You may not necessarily get any authentic “ghost photos” with this technique, but if you purposely go out of your way to insert yourself into spooky-looking places, you’re much more likely to capture photos that are eerie, macabre, or atmospheric. During your travels: Encounter a dark hallway? An empty room full of old furniture? A creepy courtyard? Go for it! This photo shows a group of ghost hunters ascending a creaky old staircase in Virginia City’s Washoe Club. I didn’t capture a ghost, but you can still feel the ghostly vibe from the photo anyway.
Lesson 2: Those blurry vague blobs ruining your photo? Those are good!
There’s a dark secret about contemporary “ghost photos”: unlike the too-obvious ghosts in Victorian-era pictures, the new breed of ghost photos almost never show anything as cliché as a Halloween-style human-shaped spook. When I showed this photo to various self-styled paranormal investigators, they were amazed, jealous, congratulatory: all agreed that I had definitely captured some kind of spirit or paranormal entity floating near the window. Of course, their opinions were influenced by the knowledge that the photo was taken in a supposedly “haunted” children’s room in Virginia City’s Mackay Mansion. I had thought that the wispy blobs were merely some kind of glare coming from the window, but was informed that mere “glare” as an explanation was optically impossible. So: If, during your travels, you find yourself somewhere “haunted,” simply take a lot of digital photographs, even if you don’t see anything with the naked eye. Later, when browsing through the pictures, look for anything out of the ordinary. You may have captured something paranormal without even realizing it.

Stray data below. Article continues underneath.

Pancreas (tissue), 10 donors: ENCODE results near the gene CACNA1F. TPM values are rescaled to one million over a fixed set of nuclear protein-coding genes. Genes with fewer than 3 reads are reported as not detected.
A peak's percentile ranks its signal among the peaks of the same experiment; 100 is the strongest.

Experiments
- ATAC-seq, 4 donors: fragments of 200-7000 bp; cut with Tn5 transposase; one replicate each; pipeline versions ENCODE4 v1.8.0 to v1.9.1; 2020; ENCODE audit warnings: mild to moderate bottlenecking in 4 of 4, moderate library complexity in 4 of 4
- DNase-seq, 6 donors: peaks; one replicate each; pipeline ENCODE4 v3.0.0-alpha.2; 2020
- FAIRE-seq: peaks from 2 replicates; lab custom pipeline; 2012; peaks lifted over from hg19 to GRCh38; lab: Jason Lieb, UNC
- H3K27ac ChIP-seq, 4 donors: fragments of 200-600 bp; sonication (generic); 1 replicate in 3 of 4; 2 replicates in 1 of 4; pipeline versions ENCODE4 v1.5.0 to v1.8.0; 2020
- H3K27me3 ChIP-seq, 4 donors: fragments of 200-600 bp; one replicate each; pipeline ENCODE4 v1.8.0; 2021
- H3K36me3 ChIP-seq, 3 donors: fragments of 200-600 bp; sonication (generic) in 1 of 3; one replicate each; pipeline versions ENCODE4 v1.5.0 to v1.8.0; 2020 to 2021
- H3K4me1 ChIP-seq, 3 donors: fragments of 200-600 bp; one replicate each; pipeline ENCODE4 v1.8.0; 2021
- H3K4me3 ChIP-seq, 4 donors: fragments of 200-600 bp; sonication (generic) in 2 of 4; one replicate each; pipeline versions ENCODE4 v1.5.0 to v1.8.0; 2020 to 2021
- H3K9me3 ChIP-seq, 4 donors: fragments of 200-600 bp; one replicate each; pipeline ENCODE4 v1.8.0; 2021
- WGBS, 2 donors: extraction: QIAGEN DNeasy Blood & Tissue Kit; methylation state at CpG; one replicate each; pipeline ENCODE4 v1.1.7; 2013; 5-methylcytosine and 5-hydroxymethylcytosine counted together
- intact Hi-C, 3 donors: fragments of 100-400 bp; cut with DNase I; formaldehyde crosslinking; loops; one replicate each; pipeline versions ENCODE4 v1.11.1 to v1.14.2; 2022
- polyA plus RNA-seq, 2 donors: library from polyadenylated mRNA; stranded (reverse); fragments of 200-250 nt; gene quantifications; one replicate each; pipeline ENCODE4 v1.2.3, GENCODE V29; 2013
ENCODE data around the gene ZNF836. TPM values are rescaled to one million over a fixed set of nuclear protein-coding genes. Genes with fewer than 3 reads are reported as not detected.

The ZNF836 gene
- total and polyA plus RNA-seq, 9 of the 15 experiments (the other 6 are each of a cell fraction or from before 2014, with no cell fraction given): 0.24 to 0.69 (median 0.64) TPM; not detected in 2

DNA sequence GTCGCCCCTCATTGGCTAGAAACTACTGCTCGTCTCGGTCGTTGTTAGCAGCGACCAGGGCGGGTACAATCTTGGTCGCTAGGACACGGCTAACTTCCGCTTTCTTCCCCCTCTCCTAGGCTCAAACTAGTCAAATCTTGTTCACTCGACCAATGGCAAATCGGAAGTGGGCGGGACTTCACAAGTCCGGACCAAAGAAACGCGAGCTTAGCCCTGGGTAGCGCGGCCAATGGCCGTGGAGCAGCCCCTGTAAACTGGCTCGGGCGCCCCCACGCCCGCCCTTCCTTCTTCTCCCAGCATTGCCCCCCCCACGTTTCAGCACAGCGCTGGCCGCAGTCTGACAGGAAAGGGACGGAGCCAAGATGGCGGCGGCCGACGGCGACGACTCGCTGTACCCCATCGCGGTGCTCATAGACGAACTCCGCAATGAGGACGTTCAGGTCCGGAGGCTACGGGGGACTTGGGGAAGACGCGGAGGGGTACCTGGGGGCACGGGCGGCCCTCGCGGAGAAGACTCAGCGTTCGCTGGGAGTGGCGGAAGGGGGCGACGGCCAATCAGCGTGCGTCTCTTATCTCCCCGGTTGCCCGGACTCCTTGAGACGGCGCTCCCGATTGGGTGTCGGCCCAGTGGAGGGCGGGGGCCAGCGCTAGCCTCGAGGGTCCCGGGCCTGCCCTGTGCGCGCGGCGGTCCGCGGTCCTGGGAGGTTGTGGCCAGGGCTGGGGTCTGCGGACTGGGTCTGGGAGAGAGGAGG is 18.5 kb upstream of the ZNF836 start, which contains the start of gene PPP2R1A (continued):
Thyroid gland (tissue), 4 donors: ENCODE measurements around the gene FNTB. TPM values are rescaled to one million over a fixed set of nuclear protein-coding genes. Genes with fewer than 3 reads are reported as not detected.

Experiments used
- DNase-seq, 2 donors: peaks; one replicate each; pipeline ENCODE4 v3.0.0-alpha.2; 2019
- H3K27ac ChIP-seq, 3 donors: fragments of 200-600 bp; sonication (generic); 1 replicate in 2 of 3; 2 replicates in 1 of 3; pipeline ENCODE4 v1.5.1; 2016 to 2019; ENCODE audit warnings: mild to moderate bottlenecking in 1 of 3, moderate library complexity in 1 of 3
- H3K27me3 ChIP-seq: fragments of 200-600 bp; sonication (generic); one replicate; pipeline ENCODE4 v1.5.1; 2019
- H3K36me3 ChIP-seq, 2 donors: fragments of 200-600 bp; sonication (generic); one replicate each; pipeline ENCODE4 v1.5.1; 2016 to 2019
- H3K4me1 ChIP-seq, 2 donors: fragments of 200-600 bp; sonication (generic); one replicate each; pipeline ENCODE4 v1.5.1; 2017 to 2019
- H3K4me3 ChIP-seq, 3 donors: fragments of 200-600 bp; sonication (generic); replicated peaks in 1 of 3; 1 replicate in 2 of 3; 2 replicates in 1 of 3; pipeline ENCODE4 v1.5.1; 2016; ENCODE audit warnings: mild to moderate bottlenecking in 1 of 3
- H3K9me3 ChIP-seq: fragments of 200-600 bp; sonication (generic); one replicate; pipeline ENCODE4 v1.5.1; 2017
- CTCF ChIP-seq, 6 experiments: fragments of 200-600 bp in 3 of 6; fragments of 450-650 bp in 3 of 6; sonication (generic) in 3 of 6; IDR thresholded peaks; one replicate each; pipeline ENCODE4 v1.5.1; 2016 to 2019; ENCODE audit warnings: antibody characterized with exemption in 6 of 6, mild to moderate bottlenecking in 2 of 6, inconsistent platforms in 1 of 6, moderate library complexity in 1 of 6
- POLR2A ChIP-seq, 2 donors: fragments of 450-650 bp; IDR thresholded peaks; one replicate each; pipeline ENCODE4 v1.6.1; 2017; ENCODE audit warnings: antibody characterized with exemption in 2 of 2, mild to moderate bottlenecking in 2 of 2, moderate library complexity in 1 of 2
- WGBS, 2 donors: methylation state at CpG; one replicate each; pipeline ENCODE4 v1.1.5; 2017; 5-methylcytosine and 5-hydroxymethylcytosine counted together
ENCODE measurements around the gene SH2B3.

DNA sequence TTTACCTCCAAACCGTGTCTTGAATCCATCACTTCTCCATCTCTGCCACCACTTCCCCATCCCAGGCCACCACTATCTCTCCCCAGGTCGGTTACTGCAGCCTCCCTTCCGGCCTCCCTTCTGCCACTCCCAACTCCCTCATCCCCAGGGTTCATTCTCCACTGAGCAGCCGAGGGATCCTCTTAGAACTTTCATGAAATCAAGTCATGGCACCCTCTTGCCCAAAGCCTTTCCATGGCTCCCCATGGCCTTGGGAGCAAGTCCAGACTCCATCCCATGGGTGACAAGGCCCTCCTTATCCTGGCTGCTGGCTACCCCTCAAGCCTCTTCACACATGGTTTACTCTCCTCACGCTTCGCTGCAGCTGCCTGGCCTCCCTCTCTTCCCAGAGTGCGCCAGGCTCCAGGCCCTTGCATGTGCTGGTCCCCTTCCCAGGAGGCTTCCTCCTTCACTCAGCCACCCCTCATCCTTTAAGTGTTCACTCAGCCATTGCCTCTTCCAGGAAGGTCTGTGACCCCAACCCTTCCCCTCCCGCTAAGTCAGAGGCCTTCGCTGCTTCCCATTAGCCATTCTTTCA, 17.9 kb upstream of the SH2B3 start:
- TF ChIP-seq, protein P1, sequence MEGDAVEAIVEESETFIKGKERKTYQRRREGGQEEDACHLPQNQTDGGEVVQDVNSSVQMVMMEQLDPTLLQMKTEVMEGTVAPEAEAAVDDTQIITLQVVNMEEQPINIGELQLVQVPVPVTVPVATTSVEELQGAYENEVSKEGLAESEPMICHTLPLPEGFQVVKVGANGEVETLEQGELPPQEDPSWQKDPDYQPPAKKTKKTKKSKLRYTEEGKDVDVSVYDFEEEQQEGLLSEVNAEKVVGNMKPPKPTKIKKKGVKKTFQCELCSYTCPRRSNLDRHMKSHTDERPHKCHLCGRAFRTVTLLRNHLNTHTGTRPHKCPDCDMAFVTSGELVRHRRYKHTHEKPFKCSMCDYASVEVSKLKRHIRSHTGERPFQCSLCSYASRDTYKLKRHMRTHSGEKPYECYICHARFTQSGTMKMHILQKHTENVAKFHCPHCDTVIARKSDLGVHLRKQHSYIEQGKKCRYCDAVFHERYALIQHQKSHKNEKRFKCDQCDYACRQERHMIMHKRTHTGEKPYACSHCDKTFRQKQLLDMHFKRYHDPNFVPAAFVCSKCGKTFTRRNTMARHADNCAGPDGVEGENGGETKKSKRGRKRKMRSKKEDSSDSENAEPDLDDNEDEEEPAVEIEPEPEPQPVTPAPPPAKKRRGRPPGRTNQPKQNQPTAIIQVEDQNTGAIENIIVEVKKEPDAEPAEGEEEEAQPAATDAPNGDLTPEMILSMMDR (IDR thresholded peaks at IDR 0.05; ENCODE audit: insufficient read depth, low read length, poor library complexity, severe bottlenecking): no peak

Lesson 3: Keep a photographer’s eye out for not just beautiful vignettes, but ominous scenes as well.
Most people, when out traveling with a camera in hand, naturally look for something nice to photograph. Which is fine. But if you want to return from your trip with some spooky photos as well, always be on the lookout for any ominous or disquieting scenes that might crop up unexpectedly. This picture, for example, shows a dead tree outside the same Mackay Mansion, on a day when a nearby forest fire turned the sky orange. It doesn’t feature a ghost, but it at least looks like a scene from a horror film.
Lesson 4: Sit in a dark room and take a picture of nothing.
Look carefully at the photo above. An all-black room? Look again, tilting your screen or squinting. You may begin to make out the “shadow” of a human figure on the left side of the image. Why is that strange? Here’s why: I was all alone, in a completely dark room in the Washoe Club, with my back against the wall. One paranormal investigator told me this was the “best” ghost photo he’d ever seen. How could there be a shadow on an already-dark wall if there was no light-source (or human body) to cast the shadow? So: In completely dark rooms, either use a tripod or balance your camera on something sturdy, and try taking some looooong-exposure shots of the darkness. You never know what might crop up!